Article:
BlogAugust 2015

5 Secrets to Know When Using Artificial Bait

5 Secrets to Know When Using Artificial Bait

By Debbie Hanson

Aug 09, 2015

Using artificial bait or lures when fishing can be both challenging and fun.

Using artificial bait or lures when fishing can be both challenging and fun. While artificial bait usually requires a little more thought and strategy, artificials are easier to transport and can save you time since there's no need for re-baiting your line after each catch.


Depending on the type of artificial bait or lures you plan to use, the species you are targeting, and the conditions; there are different secrets or techniques that can be applied to help increase your chances of a strike.

  1. If fishing freshwater for largemouth bass with soft plastic worms, use smaller sized baits just following a cold front and larger baits in warmer water. If you usually catch fish on a 10-inch worm, try downsizing to a 7-inch or 5-inch worm during cooler weather.

  2. Metal spoons are a good lure choice when fishing freshwater for muskellunge or northern pike. Just keep in mind that the spoon size should match the size of the baitfish that the targeted species normally feeds upon.

  3. When fishing saltwater inshore areas during the early morning hours for snook, topwater lures can often be productive. One secret to fishing successfully using topwater lures is to vary your retrieve speed until a fish takes interest and you get a bite.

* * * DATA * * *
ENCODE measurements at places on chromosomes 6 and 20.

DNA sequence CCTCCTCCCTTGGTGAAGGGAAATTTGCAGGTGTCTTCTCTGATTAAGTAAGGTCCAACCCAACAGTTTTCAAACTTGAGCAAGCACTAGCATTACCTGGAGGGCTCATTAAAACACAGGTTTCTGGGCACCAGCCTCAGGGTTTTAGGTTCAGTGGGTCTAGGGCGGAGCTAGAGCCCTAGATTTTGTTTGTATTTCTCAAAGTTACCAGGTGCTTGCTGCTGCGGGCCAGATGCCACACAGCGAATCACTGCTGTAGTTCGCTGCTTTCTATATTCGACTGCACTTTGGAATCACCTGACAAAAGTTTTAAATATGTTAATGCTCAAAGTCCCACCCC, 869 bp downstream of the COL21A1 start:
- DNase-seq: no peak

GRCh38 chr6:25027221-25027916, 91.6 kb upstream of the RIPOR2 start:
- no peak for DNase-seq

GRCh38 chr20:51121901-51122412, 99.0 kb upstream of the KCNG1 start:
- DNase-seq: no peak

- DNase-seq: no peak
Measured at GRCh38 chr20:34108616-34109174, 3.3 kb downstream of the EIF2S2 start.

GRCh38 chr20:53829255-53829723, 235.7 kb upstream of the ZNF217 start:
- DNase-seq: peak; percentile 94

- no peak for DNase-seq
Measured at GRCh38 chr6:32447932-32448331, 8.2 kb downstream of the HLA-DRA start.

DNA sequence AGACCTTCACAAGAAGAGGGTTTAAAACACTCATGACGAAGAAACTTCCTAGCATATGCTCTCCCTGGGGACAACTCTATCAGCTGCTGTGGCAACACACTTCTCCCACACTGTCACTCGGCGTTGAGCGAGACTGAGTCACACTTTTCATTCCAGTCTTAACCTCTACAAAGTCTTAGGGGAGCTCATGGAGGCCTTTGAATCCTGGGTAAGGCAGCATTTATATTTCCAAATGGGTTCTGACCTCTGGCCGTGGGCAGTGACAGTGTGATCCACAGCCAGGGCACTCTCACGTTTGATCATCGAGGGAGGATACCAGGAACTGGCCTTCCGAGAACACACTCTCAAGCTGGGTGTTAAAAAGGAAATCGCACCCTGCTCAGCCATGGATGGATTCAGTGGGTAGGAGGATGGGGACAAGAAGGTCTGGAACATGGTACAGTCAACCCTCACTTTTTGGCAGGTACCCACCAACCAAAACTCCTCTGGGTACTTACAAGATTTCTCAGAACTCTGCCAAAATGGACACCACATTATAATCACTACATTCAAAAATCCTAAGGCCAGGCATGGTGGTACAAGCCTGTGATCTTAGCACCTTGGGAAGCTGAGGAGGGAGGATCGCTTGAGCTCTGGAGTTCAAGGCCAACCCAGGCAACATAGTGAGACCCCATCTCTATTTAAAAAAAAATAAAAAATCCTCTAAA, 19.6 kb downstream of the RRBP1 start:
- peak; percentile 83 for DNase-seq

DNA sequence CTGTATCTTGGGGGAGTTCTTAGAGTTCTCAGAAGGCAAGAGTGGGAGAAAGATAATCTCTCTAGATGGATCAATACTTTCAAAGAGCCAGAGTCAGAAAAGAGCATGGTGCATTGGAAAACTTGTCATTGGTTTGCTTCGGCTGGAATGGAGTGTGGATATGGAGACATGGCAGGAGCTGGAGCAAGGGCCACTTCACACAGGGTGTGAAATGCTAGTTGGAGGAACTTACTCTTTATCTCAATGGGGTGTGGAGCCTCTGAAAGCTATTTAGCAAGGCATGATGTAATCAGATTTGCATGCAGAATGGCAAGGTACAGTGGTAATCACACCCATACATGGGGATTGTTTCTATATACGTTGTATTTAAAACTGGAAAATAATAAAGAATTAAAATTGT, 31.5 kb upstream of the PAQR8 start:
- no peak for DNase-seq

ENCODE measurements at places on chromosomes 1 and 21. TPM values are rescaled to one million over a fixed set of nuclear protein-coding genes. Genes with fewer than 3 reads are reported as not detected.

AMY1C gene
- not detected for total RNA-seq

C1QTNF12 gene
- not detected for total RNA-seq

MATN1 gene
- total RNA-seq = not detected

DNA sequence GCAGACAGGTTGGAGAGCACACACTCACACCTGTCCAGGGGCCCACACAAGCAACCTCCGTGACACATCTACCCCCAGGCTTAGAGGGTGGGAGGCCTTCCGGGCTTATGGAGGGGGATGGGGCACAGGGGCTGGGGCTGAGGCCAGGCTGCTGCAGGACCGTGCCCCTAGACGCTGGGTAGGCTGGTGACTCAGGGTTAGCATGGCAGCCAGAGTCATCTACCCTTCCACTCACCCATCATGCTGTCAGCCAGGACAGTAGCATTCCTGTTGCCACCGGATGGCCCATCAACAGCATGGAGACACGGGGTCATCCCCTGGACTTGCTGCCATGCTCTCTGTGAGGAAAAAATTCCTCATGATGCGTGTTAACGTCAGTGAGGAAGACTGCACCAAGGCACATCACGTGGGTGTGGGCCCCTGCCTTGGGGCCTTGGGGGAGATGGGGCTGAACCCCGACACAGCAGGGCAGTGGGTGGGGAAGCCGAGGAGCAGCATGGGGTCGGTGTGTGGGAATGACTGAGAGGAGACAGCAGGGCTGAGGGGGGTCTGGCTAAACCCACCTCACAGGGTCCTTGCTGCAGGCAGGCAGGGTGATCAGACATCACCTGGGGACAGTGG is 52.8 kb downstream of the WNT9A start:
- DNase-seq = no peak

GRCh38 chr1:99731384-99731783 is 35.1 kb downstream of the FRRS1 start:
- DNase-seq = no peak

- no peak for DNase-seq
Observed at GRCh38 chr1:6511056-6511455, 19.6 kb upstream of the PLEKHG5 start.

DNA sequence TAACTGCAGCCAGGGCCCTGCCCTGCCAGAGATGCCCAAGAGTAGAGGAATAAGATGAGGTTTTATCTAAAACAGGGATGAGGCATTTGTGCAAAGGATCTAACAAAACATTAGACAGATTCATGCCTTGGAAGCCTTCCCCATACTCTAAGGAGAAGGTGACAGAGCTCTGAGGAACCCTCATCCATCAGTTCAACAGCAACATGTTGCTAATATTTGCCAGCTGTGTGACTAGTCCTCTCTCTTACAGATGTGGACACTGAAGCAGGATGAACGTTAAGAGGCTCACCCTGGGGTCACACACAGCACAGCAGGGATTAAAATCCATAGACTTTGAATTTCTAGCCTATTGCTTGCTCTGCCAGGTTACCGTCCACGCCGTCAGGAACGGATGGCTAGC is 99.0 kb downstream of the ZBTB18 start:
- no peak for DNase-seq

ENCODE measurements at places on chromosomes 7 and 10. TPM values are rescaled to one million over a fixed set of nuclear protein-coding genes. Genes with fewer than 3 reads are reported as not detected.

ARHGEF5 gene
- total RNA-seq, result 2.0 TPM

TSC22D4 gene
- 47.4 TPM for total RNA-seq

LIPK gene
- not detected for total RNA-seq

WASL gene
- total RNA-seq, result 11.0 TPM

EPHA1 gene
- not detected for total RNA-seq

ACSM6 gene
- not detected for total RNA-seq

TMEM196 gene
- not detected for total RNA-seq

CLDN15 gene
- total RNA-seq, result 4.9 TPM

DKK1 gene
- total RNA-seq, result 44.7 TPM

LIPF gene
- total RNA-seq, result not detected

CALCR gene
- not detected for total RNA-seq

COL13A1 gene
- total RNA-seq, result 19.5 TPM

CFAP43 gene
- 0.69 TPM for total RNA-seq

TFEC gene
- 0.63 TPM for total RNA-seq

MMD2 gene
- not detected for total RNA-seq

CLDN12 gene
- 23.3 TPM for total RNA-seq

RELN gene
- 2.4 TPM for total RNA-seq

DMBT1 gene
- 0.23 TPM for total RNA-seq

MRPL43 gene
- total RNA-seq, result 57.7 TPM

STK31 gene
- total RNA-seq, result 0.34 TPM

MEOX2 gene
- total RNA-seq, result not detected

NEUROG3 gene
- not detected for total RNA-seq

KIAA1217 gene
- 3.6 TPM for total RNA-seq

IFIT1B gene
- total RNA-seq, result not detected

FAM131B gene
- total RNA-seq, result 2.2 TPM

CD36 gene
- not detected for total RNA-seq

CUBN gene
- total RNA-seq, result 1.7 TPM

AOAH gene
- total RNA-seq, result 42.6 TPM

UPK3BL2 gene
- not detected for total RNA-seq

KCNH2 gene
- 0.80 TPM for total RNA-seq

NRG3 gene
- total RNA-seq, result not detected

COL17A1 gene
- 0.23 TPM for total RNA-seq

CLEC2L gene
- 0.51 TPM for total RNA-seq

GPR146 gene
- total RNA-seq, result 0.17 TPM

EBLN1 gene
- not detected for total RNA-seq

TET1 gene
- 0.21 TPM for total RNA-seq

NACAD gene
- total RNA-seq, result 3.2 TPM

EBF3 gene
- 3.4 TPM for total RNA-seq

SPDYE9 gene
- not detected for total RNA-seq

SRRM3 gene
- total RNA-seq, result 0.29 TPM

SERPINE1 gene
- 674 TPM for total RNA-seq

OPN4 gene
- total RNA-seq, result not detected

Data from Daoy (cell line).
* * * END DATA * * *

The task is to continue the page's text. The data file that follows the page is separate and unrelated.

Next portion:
4. Rattling crank baits are artificial lures that can be effective when used in either fresh or saltwater if the water is stained or cloudy. The rattle produces a vibration that attracts fish even when it's more difficult for the fish to see the lure. Try rattling crank baits in freshwater for largemouth bass and in saltwater for redfish.

  5. Plastic shrimp are one of the most versatile saltwater artificial baits you can use. The secret to success when using plastic shrimp is thinking about how a live shrimp moves along the bottom and mimicking that action. Work the artificial bait slow and you're likely to get bites from species like redfish or spotted seatrout.


Now that you know a few secrets about using artificial bait, find a top fishing and boating spot near you and try your luck without having to bring along your bait bucket!

Debbie Hanson
Debbie Hanson
Debbie Hanson is an award-winning outdoor writer, women’s sport fishing advocate, IGFA world record holder, and freshwater guide living in Southwest Florida. Hanson’s written work has appeared in publications such as Florida Game & Fish Magazine, BoatUS Magazine, and USA Today Hunt & Fish. To learn more about her work, visit or follow her on Instagram @shefishes2.